In subsequent media interviews, he primarily attributed the intermittent power disruptions being experienced to a system upgrade and not a regular load-shedding exercise as many continue to misconstrue.
Later on, GRIDCo indicated that the country may in the coming days experience intermittent power outages for which reason a schedule will soon be drawn and made public to enable various maintenance and repair works to be carried out within the power transmission and distribution chain across the country.
Corporate Communications Manager for GRIDCo, Ebenezer Amankwah said the company was engaging the Electricity Company of Ghana (ECG) to decide on how best to go about the outages in order not to severely impact Ghanaians.
But in a statement issued on Wednesday, March 31, 2021, GRIDCo called for calm saying, it had no intention of publishing a power rationing timetable .
The Public Utilities Regulatory Commission (PURC) promised to investigate and address recent power outages in the country.
PURC said although the GRDCo, ECG and NEDCo were investigating the problem, it will also launch its independent investigation into the problem and will sanction non-compliant utility providers.
The Chamber of Independent Power Producers, Distributors and Bulk Consumers (CIPDiB) also demanded a full-scale investigation into challenges in GRIDCo's power system lead to total system total power outage nationwide.
According to the Chamber, it expected that the grid managers will investigate the cause of the power failure, how the grid was restored and make public the findings as well as appropriate measures to forestall future occurrences.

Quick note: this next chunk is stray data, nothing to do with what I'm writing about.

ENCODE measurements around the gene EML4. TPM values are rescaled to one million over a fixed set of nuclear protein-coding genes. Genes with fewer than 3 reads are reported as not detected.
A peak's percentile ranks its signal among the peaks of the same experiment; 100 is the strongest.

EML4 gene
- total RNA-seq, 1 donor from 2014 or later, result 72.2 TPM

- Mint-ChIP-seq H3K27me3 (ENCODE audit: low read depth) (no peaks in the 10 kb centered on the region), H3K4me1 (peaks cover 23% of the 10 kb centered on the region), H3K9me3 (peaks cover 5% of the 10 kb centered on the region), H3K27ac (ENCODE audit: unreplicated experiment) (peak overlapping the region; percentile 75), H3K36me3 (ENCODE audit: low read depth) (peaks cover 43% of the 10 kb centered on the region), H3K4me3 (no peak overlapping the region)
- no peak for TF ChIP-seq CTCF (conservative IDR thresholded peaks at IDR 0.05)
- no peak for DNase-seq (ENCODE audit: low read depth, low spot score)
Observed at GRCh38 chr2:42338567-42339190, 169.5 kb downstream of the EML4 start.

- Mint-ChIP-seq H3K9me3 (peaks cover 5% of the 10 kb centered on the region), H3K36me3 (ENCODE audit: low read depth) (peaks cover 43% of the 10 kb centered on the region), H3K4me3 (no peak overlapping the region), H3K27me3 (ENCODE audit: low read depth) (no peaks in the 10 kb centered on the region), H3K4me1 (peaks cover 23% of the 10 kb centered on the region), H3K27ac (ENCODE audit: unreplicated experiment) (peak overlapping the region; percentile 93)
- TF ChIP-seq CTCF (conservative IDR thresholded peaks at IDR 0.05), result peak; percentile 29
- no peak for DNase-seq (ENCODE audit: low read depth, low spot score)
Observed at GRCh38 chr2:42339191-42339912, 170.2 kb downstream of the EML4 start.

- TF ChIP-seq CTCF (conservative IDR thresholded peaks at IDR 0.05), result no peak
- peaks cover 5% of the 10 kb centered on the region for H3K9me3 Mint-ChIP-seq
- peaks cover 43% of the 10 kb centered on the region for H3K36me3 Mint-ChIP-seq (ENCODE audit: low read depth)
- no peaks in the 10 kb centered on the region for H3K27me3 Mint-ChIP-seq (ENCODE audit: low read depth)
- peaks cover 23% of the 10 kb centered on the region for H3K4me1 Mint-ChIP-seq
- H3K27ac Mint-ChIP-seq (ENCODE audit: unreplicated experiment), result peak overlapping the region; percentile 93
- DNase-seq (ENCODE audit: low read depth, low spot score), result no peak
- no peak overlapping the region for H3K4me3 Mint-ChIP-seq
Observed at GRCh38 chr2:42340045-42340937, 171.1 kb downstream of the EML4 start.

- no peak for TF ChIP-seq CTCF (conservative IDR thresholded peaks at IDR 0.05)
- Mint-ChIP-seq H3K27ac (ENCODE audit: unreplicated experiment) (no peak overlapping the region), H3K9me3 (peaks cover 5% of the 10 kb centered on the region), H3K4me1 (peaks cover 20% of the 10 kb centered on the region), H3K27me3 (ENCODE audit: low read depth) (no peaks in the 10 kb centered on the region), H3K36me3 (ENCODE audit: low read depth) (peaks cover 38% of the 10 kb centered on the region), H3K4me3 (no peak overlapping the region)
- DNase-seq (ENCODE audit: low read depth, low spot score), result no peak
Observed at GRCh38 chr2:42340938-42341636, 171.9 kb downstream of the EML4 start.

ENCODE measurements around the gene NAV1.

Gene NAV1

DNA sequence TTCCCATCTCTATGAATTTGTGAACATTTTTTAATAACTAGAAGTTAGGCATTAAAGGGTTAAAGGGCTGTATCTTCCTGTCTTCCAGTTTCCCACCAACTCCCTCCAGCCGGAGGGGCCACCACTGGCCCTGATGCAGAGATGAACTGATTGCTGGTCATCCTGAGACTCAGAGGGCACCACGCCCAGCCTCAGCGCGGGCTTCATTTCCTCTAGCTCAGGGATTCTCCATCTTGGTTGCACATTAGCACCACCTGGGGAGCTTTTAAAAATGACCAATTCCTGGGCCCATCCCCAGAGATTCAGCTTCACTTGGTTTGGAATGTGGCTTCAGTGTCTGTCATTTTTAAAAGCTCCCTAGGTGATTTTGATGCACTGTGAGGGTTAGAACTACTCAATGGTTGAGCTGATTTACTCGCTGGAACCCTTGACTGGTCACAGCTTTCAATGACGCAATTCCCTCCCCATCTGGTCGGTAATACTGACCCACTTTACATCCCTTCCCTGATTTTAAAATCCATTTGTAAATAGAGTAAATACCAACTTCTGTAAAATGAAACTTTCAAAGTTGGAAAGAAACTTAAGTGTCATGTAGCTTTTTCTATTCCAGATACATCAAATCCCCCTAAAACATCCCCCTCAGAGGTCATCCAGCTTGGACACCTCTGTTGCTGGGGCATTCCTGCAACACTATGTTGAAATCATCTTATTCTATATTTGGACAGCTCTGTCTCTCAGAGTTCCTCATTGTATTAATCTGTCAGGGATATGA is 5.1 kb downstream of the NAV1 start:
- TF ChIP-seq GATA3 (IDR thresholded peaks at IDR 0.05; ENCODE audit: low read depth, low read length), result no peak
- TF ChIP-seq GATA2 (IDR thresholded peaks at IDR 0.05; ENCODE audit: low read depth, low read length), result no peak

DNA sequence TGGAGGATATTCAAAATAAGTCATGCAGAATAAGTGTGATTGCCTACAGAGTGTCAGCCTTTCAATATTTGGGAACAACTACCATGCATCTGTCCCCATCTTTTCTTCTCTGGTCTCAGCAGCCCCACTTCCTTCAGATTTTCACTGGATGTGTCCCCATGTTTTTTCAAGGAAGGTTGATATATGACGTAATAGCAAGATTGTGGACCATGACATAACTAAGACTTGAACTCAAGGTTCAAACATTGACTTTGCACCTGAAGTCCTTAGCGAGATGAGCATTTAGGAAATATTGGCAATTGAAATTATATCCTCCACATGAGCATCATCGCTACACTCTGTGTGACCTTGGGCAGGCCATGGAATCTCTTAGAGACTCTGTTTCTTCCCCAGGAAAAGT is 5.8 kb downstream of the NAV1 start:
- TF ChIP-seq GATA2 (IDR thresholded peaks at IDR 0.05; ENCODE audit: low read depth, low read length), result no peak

Former Power Minister, Dr. Kwabena Donkor, believes the challenges being faced in the country's power sector is financial and not due to technical faults as being claimed by GRIDCo.
Meanwhile, a former Ranking Member on Parliament's select committee on Mines and Energy, Adam Mutawakilu, says GRIDCo’s inability to adjust its system in response to power supply challenges has led to the mass power cuts.
Mr. Mutawakilu highlighted the need for a dynamic system to effectively respond to such challenges, as well as the need for a constant supply of fuel to emergency plants to enable them to supply power in times of such challenges.
Furthermore, a member of the National Communication Team of the opposition National Democratic Congress (NDC), Wonder Madilo is not convinced with GRIDCo’s reason for recent power outages in the country.
He believes the explanation is a cock-and-bull story.
The government continues to receive a lot of backlash from Ghanaians due to frequent blackouts.
But as pressure mounts on companies within Ghana's power distribution chain following recent intermittent power cuts, Ghanaians have only been urged to manage the situation as works are carried out to resolve the recent power challenges facing the country.